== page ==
LITTLE ELM, Texas — Little Elm Independent School District released the results of an independent investigation Friday into the sexual assault claims that sparked a massive student protest, in which four students were arrested last month.
The district said the investigation was focused on Title IX compliance, which is a civil rights law that prohibits educational entities that receive federal funds to discriminate on the basis of sex in education programs and activities.
Under Title IX, discrimination on the basis of sex can include sexual harassment or sexual violence, such as rape, sexual assault, sexual battery, and sexual coercion.
On Nov. 19, a student walkout was planned after an alleged sexual assault, in which students felt the administration was not protecting the victim and ignoring claims.
The protest quickly spiraled out of control and resulted in police using tasers, pepper spray and other use of force on teens -- which was captured on video that circulated online. Following the incident, four students were arrested.
Parents were outraged and shocked by the actions of both police and the district's response, calling for clarity and answers during a listening session on Nov. 30.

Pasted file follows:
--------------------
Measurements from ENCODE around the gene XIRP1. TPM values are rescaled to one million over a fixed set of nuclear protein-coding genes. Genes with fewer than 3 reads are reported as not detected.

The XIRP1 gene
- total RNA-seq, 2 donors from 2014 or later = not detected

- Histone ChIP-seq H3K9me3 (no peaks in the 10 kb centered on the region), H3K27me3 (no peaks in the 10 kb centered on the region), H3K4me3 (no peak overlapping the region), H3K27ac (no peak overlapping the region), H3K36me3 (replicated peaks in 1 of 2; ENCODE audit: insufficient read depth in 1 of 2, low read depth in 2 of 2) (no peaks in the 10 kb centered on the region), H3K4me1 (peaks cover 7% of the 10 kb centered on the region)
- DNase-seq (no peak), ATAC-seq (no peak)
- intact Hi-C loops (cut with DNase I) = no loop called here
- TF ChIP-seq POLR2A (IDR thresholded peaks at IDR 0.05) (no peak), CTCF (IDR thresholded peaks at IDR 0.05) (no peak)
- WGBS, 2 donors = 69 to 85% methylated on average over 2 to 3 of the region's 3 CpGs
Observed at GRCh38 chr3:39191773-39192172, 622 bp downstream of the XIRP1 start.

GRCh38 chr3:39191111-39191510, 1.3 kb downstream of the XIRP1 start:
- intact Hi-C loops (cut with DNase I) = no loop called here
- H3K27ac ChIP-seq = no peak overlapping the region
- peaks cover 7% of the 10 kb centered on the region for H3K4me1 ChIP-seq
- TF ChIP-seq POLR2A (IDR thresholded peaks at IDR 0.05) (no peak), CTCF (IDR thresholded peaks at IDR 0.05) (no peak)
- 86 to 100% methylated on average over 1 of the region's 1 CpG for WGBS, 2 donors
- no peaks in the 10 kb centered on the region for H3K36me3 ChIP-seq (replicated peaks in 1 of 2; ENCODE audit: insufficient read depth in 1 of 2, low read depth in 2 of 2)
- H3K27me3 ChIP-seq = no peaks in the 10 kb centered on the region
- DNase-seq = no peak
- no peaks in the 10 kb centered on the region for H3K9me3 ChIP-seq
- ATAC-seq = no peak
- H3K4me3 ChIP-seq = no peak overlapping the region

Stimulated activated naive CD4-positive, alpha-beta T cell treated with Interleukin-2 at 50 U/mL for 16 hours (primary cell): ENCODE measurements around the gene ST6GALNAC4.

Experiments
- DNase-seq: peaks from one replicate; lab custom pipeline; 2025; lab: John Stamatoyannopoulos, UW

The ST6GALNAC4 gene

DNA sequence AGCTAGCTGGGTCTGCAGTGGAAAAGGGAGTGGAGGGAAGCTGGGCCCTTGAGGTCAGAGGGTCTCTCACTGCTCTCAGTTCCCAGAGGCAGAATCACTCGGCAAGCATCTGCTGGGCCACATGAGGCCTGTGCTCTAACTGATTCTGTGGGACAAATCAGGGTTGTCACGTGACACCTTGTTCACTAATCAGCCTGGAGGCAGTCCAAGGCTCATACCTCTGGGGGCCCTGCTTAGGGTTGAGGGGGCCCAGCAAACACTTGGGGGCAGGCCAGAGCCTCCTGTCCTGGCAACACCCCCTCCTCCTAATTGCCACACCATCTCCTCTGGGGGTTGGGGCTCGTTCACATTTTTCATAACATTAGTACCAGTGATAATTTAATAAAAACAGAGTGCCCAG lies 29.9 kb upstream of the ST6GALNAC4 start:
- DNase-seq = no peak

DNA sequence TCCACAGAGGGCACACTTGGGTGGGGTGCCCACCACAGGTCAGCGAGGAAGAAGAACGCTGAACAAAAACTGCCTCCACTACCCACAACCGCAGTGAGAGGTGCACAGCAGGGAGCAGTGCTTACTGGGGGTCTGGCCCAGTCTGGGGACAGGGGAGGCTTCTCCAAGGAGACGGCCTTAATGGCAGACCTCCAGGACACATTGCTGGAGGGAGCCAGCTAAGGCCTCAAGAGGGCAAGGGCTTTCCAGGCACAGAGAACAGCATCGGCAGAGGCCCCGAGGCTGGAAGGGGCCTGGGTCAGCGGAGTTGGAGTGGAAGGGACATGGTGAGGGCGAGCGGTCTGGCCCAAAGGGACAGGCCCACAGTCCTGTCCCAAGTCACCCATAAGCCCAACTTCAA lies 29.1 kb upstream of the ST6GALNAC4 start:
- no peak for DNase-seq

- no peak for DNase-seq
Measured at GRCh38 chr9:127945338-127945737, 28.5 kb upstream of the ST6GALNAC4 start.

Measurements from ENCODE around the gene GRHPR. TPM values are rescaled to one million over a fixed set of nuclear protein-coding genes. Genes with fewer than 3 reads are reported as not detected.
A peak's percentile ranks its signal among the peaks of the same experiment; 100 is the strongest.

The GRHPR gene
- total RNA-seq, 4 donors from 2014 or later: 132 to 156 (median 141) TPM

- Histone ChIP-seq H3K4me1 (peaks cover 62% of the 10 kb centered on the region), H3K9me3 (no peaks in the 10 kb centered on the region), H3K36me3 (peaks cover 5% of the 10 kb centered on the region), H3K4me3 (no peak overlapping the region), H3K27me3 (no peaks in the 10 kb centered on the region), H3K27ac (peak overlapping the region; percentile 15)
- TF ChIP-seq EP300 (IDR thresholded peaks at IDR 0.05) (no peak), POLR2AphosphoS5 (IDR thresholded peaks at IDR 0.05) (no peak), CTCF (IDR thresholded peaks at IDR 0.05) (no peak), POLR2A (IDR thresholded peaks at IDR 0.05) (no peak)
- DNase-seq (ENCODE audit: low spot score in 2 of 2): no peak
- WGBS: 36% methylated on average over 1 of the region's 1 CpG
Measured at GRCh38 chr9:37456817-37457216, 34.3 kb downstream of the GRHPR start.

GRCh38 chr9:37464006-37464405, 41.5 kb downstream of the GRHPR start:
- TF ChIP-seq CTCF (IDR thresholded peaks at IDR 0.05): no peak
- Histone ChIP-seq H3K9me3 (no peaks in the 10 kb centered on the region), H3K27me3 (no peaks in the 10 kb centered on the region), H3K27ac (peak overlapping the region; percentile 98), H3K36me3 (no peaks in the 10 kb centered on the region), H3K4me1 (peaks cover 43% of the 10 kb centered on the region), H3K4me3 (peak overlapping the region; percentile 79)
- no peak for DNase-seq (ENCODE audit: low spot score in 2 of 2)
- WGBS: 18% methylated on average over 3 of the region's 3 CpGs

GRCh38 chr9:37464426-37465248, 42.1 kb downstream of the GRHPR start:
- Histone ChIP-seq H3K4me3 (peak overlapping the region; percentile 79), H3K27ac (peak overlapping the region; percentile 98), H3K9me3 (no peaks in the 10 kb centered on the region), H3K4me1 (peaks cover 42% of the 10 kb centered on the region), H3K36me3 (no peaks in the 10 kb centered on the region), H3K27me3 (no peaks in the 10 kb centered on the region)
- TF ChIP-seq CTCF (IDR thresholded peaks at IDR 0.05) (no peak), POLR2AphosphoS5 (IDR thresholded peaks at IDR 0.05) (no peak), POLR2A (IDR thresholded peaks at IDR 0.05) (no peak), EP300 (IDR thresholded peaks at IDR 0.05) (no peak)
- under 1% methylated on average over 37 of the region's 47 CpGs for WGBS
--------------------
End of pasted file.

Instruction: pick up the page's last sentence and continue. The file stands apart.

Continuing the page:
Little Elm ISD Superintendent Daniel Gallager pointed out during the listening session that he supports student protests, but said school officials were in genuine fear for their lives after students tried to break into the administrator's office on campus.
Gallager also addressed the sexual assault allegation alongside Mayor Curtis Cornelius in a video to parents, saying there was insufficient evidence to lead to formal charges and the allegation was investigated thoroughly.
Gallager promised to launch the independent investigation into the district's actions and policies.
As part of the report released Friday, the district said Little Elm students were interviewed by Title IX investigators and asked why they were protesting the day of the incident. Most answered, according to the report, with different examples of sexual assault incidents against students and claimed the administration was failing in protecting students.
Most of those claims of sexual assault involved reports of inappropriate touching on school grounds and buses, but also included a report of an alleged rape off campus.
While in its conclusion, investigators determined the district met Title IX requirements and there was not a systematic failure, they did issue several recommendations for changes. Those included hiring a Title IX coordinator, more training for district staff and better communication with parents and students throughout any student misconduct investigation.
Also in an after-action review, investigators said Little Elm ISD needs to have a crisis management structure, create a student protest procedure and develop plans for counseling services.
A final report will be submitted to the Little Elm Board of Trustees in the coming weeks, the district said.